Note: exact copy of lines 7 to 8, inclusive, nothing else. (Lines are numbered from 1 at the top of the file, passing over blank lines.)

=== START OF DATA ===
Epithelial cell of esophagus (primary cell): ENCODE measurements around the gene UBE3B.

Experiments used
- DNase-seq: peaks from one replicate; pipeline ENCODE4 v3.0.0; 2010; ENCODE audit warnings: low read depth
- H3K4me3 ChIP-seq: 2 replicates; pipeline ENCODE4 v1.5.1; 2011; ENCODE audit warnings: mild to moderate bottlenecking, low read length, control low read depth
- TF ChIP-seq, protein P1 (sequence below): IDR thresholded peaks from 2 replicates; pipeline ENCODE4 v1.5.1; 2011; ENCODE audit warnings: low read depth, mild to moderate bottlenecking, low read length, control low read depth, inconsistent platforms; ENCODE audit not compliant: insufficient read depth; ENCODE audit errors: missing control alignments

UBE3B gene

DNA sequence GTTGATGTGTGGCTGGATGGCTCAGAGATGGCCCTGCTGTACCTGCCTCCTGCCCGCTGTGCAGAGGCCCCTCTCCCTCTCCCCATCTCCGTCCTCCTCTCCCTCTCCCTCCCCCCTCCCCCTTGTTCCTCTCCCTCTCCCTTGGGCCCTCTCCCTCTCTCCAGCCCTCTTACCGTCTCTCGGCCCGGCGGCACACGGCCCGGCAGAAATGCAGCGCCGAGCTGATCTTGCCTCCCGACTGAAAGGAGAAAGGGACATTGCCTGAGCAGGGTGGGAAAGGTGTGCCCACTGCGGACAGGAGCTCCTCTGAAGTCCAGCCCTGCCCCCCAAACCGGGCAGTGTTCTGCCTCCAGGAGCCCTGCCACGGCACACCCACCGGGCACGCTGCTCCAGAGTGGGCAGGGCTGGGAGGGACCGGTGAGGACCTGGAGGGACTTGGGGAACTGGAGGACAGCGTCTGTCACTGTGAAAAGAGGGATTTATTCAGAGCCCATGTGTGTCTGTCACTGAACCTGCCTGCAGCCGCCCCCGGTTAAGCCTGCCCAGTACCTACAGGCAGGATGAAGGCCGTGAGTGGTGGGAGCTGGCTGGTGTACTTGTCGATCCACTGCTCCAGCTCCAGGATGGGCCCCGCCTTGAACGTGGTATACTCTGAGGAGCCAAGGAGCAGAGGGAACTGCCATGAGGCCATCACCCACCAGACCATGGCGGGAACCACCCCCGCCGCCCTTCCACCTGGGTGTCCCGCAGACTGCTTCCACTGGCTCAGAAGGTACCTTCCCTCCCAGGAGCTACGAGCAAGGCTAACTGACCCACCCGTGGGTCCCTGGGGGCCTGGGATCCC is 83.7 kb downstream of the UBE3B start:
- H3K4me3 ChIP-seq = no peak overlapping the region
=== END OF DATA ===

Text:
DNA sequence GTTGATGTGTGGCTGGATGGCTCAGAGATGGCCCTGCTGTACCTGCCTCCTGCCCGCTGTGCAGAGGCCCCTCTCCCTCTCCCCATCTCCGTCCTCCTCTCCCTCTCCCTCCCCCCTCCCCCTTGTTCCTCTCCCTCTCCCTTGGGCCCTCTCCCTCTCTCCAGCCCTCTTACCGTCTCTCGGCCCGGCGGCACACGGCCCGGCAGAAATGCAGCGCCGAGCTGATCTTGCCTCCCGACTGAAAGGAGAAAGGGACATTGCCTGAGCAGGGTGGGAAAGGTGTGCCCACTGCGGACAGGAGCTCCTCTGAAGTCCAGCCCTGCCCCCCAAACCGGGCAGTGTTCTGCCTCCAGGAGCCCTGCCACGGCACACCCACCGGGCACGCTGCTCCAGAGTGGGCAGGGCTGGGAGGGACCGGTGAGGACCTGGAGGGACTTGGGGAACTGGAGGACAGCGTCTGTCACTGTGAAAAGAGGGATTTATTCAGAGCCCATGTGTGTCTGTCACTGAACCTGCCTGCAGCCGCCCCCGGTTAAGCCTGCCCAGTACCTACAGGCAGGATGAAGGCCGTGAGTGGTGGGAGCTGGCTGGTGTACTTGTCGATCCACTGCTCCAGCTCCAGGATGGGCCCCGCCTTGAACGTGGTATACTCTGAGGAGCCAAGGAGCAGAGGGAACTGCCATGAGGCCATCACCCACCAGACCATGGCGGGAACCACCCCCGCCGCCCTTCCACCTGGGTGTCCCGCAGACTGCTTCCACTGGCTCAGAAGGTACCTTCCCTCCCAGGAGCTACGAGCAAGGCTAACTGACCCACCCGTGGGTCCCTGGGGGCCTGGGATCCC is 83.7 kb downstream of the UBE3B start:
- H3K4me3 ChIP-seq = no peak overlapping the region